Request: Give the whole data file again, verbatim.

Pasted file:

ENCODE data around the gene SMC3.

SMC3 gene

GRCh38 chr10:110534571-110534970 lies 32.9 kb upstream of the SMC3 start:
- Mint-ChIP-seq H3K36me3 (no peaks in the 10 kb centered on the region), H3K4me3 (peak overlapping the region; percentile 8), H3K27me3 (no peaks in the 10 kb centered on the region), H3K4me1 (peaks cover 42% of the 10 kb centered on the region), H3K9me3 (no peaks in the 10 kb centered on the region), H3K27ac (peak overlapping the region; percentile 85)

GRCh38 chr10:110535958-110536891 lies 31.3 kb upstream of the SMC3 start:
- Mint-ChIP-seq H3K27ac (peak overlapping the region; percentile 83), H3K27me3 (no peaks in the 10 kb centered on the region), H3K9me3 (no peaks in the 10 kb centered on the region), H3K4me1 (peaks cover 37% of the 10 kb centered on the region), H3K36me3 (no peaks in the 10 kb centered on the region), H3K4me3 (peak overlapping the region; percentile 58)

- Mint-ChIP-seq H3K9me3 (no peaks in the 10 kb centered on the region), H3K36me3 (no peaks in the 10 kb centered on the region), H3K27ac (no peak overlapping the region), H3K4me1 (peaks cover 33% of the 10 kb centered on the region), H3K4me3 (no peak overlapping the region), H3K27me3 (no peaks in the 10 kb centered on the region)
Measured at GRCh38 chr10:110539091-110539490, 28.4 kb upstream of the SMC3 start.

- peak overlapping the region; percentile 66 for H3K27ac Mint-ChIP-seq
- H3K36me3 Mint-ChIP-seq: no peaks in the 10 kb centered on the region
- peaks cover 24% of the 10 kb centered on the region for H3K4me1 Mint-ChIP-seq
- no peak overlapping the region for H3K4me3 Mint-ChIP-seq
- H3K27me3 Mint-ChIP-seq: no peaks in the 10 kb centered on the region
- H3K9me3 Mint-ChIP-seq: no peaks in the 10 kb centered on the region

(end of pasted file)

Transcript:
ENCODE data around the gene SMC3.

SMC3 gene

GRCh38 chr10:110534571-110534970 lies 32.9 kb upstream of the SMC3 start:
- Mint-ChIP-seq H3K36me3 (no peaks in the 10 kb centered on the region), H3K4me3 (peak overlapping the region; percentile 8), H3K27me3 (no peaks in the 10 kb centered on the region), H3K4me1 (peaks cover 42% of the 10 kb centered on the region), H3K9me3 (no peaks in the 10 kb centered on the region), H3K27ac (peak overlapping the region; percentile 85)

GRCh38 chr10:110535958-110536891 lies 31.3 kb upstream of the SMC3 start:
- Mint-ChIP-seq H3K27ac (peak overlapping the region; percentile 83), H3K27me3 (no peaks in the 10 kb centered on the region), H3K9me3 (no peaks in the 10 kb centered on the region), H3K4me1 (peaks cover 37% of the 10 kb centered on the region), H3K36me3 (no peaks in the 10 kb centered on the region), H3K4me3 (peak overlapping the region; percentile 58)

- Mint-ChIP-seq H3K9me3 (no peaks in the 10 kb centered on the region), H3K36me3 (no peaks in the 10 kb centered on the region), H3K27ac (no peak overlapping the region), H3K4me1 (peaks cover 33% of the 10 kb centered on the region), H3K4me3 (no peak overlapping the region), H3K27me3 (no peaks in the 10 kb centered on the region)
Measured at GRCh38 chr10:110539091-110539490, 28.4 kb upstream of the SMC3 start.

- peak overlapping the region; percentile 66 for H3K27ac Mint-ChIP-seq
- H3K36me3 Mint-ChIP-seq: no peaks in the 10 kb centered on the region
- peaks cover 24% of the 10 kb centered on the region for H3K4me1 Mint-ChIP-seq
- no peak overlapping the region for H3K4me3 Mint-ChIP-seq
- H3K27me3 Mint-ChIP-seq: no peaks in the 10 kb centered on the region
- H3K9me3 Mint-ChIP-seq: no peaks in the 10 kb centered on the region